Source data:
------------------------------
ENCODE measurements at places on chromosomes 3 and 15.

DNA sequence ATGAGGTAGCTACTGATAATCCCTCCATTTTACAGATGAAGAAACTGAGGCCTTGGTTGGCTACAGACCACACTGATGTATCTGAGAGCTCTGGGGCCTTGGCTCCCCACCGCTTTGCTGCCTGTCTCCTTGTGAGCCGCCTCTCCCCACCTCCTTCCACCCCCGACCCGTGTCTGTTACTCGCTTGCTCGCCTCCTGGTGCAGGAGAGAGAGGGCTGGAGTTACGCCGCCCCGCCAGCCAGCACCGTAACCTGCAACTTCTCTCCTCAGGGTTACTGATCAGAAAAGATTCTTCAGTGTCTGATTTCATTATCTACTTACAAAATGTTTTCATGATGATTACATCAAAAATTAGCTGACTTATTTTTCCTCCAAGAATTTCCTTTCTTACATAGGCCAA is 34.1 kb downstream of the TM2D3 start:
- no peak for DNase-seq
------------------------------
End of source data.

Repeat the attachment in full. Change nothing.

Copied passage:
ENCODE measurements at places on chromosomes 3 and 15.

DNA sequence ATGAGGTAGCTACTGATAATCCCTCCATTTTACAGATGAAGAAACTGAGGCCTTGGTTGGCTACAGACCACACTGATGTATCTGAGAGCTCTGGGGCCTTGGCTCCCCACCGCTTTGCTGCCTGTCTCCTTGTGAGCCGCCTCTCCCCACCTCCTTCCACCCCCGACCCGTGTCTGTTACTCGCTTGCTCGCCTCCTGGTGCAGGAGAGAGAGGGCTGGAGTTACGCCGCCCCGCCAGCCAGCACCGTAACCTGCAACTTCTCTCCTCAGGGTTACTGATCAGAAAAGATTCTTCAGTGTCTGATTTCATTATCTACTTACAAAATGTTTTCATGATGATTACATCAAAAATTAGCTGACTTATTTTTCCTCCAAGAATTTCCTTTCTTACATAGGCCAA is 34.1 kb downstream of the TM2D3 start:
- no peak for DNase-seq